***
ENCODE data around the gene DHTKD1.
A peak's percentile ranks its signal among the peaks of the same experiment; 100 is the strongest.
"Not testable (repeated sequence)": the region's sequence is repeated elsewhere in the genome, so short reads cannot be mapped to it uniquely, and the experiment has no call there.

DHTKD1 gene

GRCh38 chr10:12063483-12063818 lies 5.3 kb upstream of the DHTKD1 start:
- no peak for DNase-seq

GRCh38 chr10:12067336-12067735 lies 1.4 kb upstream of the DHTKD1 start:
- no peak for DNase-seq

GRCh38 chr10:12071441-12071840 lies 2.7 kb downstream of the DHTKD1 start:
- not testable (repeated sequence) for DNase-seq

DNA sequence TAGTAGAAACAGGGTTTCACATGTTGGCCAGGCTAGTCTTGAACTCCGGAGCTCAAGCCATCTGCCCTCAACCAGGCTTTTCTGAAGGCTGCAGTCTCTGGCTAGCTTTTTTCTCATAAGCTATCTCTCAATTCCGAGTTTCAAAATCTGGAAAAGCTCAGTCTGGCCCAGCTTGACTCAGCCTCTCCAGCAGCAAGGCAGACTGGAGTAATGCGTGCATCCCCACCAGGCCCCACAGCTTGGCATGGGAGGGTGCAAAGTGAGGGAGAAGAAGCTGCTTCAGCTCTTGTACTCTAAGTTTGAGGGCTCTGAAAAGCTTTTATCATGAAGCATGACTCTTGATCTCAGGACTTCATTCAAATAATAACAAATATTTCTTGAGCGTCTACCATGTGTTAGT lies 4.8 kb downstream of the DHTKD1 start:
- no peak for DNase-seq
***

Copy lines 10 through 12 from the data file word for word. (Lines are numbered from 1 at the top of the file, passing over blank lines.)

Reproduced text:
- not testable (repeated sequence) for DNase-seq

DNA sequence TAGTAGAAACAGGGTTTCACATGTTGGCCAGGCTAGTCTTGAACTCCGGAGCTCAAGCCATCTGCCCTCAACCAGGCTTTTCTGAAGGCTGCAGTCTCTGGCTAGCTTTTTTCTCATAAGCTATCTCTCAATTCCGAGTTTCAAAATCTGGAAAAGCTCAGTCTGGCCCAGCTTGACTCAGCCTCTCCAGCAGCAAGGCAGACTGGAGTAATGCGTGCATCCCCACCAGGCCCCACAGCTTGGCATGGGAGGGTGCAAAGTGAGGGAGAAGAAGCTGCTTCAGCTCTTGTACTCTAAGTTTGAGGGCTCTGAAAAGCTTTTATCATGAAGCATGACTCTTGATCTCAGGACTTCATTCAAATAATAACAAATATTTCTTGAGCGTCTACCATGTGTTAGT lies 4.8 kb downstream of the DHTKD1 start:
- no peak for DNase-seq